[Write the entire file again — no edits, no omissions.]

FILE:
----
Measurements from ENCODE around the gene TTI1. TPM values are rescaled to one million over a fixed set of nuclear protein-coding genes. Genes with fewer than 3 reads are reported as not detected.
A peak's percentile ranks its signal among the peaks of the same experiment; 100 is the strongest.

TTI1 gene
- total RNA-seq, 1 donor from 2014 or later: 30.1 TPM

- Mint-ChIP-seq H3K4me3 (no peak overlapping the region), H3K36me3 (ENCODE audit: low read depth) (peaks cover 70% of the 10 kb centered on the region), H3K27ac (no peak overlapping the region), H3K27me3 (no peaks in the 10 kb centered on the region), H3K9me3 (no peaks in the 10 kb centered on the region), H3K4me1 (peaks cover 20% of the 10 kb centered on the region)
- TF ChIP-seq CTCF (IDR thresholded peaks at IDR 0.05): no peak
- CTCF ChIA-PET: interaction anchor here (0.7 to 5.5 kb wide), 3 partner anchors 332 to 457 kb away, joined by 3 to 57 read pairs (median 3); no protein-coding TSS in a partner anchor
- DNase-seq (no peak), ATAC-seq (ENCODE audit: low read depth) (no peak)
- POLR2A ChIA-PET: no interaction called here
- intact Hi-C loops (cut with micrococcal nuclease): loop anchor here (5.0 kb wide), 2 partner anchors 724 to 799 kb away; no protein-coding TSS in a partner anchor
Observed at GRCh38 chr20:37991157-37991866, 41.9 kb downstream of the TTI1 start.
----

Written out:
Measurements from ENCODE around the gene TTI1. TPM values are rescaled to one million over a fixed set of nuclear protein-coding genes. Genes with fewer than 3 reads are reported as not detected.
A peak's percentile ranks its signal among the peaks of the same experiment; 100 is the strongest.

TTI1 gene
- total RNA-seq, 1 donor from 2014 or later: 30.1 TPM

- Mint-ChIP-seq H3K4me3 (no peak overlapping the region), H3K36me3 (ENCODE audit: low read depth) (peaks cover 70% of the 10 kb centered on the region), H3K27ac (no peak overlapping the region), H3K27me3 (no peaks in the 10 kb centered on the region), H3K9me3 (no peaks in the 10 kb centered on the region), H3K4me1 (peaks cover 20% of the 10 kb centered on the region)
- TF ChIP-seq CTCF (IDR thresholded peaks at IDR 0.05): no peak
- CTCF ChIA-PET: interaction anchor here (0.7 to 5.5 kb wide), 3 partner anchors 332 to 457 kb away, joined by 3 to 57 read pairs (median 3); no protein-coding TSS in a partner anchor
- DNase-seq (no peak), ATAC-seq (ENCODE audit: low read depth) (no peak)
- POLR2A ChIA-PET: no interaction called here
- intact Hi-C loops (cut with micrococcal nuclease): loop anchor here (5.0 kb wide), 2 partner anchors 724 to 799 kb away; no protein-coding TSS in a partner anchor
Observed at GRCh38 chr20:37991157-37991866, 41.9 kb downstream of the TTI1 start.